Slow-thinking the Revolution: Sound Diary from Brazil

This post was contributed by Raluca Soreanu, a Marie Curie Research Fellow in the Department of Psychosocial Studies, currently researching peace activism in Brazil.

[Homepage image of Brazilian protests: Agência Brasil.]

To move from Tahrir Square, to Syntagma Square, to Puerta del Sol, to Zucotti Park, to Gezi Park, to Brazil’s recent “20 centavos” movement, to capture their common rhythms as well as their distinctiveness, we might need a new vocabulary. To meet radical changes in the political imaginary, a new semiotics is called for. In Bracha L. Ettinger’s words, I wish we could slow-think, slow-feel and slow-paint these movements, in ways which overlay one form of understanding with another and with yet another. We could thus move beyond the hastiness of boxing one of the indeed unsettling semiotisations which the Brazilian movement has produced – “o gigante acordou” (“the giant has awoken”) as simply an instance of fascism. In the womb of the giant in the past week, I have encountered forms of social creativity and forms of sociability that invite me to slow-think. In the womb of the giant, people took care of one another, intervening to protect one another from being trampled. They met with strangers across their strangeness and across the colour codes of political parties. Surely, we will need to look closely at this alternative urban traffic of large manifestations, and see how it fits within the movement for the right to the city. There were also important forms of defence of patrimony, where the multiplicity of people surrounding a monument decided on the spot that the locus of memory that it carries is more important than the grievance of one individual who wishes to stand on its pedestal. Surely, this is not a movement toward the indiscriminate and confusion, but a collective spiral toward clarification on what matters and what needs to be preserved. And so, the chant “Vem vem vem pra rua vem!” (“Come come come to the street come!”) emanating from thousands of people on the same beat with one another is something quite localised when we shift to a new semiotics (perhaps a Deleuzian-Guattarian semiotics) where meaning is facialised and corporealised. What is the facialised consciousness and the rhythmic embodiment of the protester who does not aggress but protects, who does not provoke but contains, who does not destroy but creates political artefacts?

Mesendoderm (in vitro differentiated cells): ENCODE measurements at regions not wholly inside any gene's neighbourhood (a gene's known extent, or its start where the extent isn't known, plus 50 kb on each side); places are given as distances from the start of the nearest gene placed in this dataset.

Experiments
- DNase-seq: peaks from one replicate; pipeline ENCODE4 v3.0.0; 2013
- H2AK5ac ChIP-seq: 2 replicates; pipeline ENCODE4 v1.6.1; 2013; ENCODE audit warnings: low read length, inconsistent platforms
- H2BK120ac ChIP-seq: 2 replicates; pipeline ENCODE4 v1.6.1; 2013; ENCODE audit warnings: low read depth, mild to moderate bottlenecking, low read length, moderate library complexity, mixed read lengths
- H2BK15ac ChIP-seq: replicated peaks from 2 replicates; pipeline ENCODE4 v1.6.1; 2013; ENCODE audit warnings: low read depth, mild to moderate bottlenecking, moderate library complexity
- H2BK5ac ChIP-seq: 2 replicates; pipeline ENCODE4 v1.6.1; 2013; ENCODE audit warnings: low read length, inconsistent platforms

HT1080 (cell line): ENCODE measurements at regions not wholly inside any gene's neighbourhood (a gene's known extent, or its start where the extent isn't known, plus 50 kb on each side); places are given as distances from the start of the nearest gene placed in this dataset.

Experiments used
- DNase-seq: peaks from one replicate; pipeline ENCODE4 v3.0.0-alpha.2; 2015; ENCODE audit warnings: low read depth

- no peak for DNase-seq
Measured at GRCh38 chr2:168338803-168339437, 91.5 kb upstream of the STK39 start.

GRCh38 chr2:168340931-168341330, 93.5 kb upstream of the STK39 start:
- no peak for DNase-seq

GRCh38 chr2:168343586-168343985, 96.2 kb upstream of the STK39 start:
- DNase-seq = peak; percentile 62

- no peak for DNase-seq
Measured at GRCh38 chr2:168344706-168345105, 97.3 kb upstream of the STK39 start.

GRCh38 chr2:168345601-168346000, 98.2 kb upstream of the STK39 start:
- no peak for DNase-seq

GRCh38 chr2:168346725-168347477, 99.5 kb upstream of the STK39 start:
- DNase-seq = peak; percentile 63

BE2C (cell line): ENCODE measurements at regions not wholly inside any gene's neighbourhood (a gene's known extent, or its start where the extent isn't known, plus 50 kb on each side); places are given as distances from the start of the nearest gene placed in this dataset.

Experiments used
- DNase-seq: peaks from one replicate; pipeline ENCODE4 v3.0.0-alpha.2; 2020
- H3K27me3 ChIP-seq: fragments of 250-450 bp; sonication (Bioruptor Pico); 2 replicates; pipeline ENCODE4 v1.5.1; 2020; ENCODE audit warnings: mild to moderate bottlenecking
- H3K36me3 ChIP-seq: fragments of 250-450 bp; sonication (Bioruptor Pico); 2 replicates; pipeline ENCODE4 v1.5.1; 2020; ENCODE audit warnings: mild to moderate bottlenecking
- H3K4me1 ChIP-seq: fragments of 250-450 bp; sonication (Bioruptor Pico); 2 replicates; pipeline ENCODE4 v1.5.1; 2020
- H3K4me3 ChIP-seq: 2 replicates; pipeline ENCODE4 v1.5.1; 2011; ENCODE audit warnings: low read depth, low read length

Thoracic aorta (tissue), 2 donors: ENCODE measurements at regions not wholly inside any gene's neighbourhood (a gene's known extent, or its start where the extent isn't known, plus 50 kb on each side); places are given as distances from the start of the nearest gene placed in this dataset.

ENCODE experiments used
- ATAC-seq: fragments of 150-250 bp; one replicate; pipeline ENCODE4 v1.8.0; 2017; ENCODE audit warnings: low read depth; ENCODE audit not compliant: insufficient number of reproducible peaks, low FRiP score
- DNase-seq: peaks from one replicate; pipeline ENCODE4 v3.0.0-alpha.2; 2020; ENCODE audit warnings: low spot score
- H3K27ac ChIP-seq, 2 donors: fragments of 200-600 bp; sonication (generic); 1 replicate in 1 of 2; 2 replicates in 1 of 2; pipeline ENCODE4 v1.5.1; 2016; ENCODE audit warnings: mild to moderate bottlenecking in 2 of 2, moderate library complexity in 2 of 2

A multitude of voices

While many voices decry the lack of political organisation, I saw compelling organisation. How many times in our lifespan did we set a political rendezvous with 300.000 people and everyone showed up? With this new phenomenon of mobilisation we have temporarily lost our ability to count: there might have been 300.000 people out on the streets of Rio de Janeiro, or less, or more, nobody knows. This loss of the ability to count does not solely mark the scale of the protest, but its transcendence of the very context for counting and screening which the urban texture sustains. We couldn’t count the protesters because they circulated in a new way, constituting new flows of large gatherings: they were circular, oblique, spiralling, rather than just merely passing though obligatory points or grids. Zooming in, observations on robust forms of organisation continue. A community I follow closely, that of Horto Florestal, planned its presence thoroughly, walked for hours to the centre of the city, in defence of their right of dwelling, which is threatened by the redefinition of the boundaries of the Botanical Garden. There was an impressive anti-homophobia mobilisation nested within the protest. These are just instances of the plurivocality – for there were also the “negros” and the “sem-terra” embodying their long histories of struggle. There were militants of conventional party politics. And, surely, the extreme right performing its usual abuses and aggressions, but not in a position to engulf the whole vitality of the movement in its morbidities.

A temporary museum of grievances